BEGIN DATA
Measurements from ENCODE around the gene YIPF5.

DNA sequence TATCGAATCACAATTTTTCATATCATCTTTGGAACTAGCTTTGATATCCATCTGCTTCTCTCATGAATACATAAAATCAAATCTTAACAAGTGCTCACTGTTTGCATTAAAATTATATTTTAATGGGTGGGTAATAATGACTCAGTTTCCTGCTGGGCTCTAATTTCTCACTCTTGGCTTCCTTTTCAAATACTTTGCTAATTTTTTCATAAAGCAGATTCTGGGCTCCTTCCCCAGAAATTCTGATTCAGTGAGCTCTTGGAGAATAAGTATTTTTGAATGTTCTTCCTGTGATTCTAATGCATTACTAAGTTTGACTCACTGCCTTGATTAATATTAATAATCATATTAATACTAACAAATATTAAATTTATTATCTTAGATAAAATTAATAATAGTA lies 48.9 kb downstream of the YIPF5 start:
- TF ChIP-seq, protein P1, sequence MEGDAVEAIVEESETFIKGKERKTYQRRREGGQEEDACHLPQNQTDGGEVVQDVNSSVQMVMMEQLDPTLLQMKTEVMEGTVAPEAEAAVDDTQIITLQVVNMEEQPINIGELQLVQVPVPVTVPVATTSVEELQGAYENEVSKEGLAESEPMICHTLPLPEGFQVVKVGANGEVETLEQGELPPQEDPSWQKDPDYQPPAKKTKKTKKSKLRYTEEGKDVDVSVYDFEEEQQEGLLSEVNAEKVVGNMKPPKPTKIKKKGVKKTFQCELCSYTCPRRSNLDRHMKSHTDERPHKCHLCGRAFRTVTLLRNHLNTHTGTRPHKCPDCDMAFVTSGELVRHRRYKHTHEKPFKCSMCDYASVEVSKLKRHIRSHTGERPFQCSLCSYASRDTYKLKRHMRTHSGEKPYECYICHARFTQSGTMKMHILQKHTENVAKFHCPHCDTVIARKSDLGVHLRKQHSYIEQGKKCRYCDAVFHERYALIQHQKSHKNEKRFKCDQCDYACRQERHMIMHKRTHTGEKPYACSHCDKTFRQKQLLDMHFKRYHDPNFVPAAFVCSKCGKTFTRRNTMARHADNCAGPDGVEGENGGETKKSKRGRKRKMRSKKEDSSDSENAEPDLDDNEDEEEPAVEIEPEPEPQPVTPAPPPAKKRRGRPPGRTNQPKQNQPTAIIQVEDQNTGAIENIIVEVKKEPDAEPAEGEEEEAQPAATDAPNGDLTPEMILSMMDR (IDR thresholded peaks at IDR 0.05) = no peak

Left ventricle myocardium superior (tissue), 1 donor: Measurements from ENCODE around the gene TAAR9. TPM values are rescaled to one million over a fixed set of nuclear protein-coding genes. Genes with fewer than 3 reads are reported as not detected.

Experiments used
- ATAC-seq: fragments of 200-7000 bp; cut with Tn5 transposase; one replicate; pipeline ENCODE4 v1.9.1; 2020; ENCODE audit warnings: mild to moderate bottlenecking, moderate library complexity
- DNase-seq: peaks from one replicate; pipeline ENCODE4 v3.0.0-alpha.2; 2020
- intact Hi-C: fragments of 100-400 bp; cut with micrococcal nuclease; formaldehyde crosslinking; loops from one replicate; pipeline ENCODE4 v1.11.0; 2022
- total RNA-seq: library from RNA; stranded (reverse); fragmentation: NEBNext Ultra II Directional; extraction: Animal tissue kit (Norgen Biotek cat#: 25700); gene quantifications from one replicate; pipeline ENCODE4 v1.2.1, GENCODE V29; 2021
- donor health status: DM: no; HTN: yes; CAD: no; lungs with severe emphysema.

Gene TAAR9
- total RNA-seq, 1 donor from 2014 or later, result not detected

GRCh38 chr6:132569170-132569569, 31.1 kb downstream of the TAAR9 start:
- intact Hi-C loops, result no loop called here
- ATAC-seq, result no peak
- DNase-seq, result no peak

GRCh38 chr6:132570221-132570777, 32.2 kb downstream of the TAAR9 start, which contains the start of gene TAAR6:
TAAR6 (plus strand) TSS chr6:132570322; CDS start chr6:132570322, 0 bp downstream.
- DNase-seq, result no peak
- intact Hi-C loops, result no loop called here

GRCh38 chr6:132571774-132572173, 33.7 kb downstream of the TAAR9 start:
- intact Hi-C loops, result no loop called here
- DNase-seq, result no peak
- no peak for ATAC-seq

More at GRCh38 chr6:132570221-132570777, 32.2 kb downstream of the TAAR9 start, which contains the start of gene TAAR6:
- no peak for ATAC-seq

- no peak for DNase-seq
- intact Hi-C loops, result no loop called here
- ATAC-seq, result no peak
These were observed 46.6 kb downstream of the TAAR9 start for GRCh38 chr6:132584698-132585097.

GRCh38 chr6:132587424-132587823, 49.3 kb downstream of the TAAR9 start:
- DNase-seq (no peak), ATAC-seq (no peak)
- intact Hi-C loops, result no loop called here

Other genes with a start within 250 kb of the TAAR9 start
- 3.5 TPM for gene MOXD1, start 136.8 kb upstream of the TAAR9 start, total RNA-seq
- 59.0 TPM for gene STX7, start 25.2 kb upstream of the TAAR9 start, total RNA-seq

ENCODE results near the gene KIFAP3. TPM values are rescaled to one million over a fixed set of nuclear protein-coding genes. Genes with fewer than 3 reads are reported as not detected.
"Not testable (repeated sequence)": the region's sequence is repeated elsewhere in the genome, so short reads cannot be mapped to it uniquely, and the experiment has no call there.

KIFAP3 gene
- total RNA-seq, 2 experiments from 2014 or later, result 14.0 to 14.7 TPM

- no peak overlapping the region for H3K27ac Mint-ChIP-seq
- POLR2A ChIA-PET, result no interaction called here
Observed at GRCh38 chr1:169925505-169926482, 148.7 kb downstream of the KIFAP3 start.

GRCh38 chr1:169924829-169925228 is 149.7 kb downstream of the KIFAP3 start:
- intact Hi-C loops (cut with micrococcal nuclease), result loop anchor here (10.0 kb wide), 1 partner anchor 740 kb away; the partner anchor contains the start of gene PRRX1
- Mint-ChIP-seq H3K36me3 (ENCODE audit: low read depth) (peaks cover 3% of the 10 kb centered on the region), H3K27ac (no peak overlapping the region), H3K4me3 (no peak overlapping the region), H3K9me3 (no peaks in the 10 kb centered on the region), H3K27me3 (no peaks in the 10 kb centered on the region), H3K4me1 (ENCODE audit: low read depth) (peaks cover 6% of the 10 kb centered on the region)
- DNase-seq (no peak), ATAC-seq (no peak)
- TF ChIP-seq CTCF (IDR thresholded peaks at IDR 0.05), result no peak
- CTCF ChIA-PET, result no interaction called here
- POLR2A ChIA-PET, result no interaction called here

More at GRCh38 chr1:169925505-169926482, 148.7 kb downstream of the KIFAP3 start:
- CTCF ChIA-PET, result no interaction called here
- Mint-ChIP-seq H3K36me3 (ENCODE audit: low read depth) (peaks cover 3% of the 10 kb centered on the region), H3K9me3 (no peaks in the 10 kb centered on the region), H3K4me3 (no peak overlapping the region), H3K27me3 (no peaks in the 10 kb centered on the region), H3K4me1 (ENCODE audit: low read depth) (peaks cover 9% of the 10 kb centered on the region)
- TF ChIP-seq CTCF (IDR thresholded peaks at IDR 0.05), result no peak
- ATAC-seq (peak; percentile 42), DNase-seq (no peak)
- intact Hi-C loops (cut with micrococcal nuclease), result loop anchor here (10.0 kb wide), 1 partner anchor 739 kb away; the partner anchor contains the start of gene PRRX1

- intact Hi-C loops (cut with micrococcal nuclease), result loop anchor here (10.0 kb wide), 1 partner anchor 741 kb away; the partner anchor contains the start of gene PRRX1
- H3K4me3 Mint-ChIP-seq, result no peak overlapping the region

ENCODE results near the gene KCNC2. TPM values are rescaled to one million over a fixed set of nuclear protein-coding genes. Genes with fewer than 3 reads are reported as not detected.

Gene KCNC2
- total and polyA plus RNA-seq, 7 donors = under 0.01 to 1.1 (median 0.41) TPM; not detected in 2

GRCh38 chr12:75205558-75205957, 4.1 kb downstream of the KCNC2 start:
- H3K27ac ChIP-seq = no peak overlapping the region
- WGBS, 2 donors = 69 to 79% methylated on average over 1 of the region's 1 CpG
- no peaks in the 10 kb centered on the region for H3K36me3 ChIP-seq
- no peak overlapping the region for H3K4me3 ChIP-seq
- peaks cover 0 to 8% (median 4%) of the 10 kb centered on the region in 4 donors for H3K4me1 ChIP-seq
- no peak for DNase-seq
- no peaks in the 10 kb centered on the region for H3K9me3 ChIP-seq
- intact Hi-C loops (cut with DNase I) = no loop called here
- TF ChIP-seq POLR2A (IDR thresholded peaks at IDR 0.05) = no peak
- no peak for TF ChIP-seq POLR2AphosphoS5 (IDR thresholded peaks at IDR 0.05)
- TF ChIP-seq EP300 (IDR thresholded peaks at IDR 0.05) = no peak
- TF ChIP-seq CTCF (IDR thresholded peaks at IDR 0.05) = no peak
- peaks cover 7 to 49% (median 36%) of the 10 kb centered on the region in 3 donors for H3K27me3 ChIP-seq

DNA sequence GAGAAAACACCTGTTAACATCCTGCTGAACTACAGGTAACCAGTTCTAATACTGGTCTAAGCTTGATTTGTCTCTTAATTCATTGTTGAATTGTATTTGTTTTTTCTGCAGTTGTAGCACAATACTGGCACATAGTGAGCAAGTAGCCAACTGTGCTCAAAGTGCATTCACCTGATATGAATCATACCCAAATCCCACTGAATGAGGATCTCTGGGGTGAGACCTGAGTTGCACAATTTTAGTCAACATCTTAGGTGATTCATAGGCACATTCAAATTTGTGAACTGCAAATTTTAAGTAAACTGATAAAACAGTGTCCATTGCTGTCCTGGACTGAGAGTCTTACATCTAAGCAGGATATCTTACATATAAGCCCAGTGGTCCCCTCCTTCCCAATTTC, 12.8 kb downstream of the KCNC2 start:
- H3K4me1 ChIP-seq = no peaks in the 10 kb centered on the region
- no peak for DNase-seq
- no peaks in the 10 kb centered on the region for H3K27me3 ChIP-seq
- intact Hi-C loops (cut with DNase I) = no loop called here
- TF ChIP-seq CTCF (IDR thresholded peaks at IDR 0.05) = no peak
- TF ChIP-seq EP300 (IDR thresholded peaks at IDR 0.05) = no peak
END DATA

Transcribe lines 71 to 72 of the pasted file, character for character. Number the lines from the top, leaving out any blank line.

- TF ChIP-seq POLR2A (IDR thresholded peaks at IDR 0.05) = no peak
- no peak for TF ChIP-seq POLR2AphosphoS5 (IDR thresholded peaks at IDR 0.05)